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Big U: "I loved filming this show. It brought up so many memories going back to the house I grew up in, remembering those special moments with family. It was fun to sort of relive my past, but the best part was really seeing my evolution. I’m such a different man today than I was back then. I feel good that the world will get to see the person I’ve become. I did it because for the first time, I knew I could be in full control of my own story, especially since I’m an Executive Producer on the series."

 

 

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Trick Trick: "[Taping the series was] weird as f---!! Because, I’m not used to that type of attention. I’m very private, but oddly enough, it was somewhat... refreshing!

[I did the show] because Big U called.”

Bimmy:

"Well, I choose to do the series because I was told who was involved from the cast to an all-Black production. Taping was like me living my past all over again and we show[ed] the world how we really lived and the things we went through."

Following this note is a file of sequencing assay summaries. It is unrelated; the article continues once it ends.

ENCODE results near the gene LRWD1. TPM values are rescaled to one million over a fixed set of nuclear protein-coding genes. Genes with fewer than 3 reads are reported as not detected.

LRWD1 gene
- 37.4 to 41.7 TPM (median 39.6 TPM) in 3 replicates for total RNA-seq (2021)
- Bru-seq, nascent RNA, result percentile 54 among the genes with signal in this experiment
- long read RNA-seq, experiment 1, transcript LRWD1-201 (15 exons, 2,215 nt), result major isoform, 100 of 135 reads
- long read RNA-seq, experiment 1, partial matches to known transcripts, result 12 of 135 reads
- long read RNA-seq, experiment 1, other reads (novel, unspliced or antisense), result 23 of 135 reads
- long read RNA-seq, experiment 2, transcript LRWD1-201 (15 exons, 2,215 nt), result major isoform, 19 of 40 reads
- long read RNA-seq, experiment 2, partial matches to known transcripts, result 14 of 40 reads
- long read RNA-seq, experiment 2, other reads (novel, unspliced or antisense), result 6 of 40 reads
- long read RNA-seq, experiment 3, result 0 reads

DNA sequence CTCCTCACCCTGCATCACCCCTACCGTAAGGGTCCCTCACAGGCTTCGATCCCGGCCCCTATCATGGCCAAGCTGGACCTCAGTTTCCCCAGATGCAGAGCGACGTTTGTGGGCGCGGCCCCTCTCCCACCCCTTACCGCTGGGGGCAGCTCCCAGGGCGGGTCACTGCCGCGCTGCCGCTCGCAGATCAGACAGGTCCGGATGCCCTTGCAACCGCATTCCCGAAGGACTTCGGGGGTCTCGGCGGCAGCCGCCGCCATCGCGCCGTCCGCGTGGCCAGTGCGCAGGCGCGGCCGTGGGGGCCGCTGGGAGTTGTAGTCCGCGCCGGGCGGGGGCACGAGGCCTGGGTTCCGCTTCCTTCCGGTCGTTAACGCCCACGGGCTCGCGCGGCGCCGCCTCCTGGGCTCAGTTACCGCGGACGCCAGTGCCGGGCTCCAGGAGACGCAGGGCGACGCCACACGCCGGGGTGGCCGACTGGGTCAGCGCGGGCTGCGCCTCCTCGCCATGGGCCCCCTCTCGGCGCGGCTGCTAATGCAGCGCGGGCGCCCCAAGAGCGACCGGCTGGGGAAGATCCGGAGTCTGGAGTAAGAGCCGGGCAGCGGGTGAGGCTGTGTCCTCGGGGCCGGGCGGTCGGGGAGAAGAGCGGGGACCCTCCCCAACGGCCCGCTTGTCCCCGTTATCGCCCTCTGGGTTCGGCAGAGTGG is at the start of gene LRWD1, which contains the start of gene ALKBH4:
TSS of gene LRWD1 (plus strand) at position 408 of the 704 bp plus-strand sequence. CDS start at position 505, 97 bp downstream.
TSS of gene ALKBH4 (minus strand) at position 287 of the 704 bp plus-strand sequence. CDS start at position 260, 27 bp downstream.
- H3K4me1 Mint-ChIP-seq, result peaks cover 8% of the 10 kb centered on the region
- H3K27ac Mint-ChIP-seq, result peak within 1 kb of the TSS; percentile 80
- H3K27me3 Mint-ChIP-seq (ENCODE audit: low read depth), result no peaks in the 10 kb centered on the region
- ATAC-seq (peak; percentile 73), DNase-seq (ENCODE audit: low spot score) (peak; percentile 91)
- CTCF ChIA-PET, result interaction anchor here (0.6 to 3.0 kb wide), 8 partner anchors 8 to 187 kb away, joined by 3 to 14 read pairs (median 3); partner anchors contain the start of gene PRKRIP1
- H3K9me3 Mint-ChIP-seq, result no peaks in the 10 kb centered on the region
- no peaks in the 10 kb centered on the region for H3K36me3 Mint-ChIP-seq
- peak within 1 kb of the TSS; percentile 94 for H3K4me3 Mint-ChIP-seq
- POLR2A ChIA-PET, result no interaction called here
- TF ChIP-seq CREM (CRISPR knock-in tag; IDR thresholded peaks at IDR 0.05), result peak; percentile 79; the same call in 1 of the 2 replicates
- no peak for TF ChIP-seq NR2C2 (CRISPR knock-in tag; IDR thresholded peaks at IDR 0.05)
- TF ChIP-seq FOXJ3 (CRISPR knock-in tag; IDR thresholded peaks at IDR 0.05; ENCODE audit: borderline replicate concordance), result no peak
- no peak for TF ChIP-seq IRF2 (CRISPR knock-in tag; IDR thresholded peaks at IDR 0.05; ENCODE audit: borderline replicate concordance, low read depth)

Haitian Jack: "Taping the series, to me, was definitely a great experience.  Everybody that was on there, [producers] Oby, Rashidi and everyone else were very polite to everyone and we got everything we asked for.  When you have a crew like that, it makes it really easy for you to work with it.

[I did the show because] I like when they started to say, 'Let’s dig back into the past,' because that’s what my life is all about, the past.  The fact that Big U came up with it and hit me up with it is another reason because I respect what he is doing out there with the kids and his foundation. So I didn’t mind teaming up with him and everybody else, Deb and Trick Trick, Bimmy. I think we have a great cast and I’m proud to be a part of it.  I think we did it because we all knew where hip-hop came from because we lived it.  We wasn’t just some people who just popped up out of nowhere and started blogging about it. We were there.  We watched the deaths, we watched the lifetime prison sentences.  We lost a lot of friends to death and prison. We all lived it.  They are going to get a good account of what went on in the 70s and 80s."